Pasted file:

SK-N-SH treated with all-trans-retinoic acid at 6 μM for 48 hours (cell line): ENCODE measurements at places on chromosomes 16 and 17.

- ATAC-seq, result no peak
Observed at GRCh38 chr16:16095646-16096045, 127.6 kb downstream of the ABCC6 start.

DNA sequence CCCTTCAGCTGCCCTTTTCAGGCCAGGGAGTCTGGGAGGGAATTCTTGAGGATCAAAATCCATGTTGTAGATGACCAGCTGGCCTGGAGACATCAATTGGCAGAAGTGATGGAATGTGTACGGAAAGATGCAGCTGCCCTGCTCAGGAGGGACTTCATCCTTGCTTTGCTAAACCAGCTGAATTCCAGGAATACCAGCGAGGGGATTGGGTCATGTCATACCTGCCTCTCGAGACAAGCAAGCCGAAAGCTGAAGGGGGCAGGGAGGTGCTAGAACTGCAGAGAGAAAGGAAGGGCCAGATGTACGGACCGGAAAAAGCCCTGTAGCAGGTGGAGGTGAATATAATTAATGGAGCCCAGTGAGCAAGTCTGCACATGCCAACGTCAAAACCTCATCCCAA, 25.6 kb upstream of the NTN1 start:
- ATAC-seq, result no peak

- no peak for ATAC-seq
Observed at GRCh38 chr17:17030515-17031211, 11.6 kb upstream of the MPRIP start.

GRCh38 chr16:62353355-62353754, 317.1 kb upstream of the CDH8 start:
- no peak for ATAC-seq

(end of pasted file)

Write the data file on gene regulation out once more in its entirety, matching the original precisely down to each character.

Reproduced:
SK-N-SH treated with all-trans-retinoic acid at 6 μM for 48 hours (cell line): ENCODE measurements at places on chromosomes 16 and 17.

- ATAC-seq, result no peak
Observed at GRCh38 chr16:16095646-16096045, 127.6 kb downstream of the ABCC6 start.

DNA sequence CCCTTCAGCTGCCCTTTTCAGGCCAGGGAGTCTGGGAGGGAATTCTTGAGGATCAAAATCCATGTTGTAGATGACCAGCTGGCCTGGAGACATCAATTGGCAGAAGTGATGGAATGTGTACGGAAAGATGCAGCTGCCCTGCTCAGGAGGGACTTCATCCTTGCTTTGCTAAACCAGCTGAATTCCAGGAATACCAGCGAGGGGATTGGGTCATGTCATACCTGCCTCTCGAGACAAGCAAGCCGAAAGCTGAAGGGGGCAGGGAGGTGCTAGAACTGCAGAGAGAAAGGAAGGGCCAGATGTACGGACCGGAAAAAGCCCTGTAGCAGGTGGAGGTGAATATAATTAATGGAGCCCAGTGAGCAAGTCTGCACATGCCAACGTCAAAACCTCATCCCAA, 25.6 kb upstream of the NTN1 start:
- ATAC-seq, result no peak

- no peak for ATAC-seq
Observed at GRCh38 chr17:17030515-17031211, 11.6 kb upstream of the MPRIP start.

GRCh38 chr16:62353355-62353754, 317.1 kb upstream of the CDH8 start:
- no peak for ATAC-seq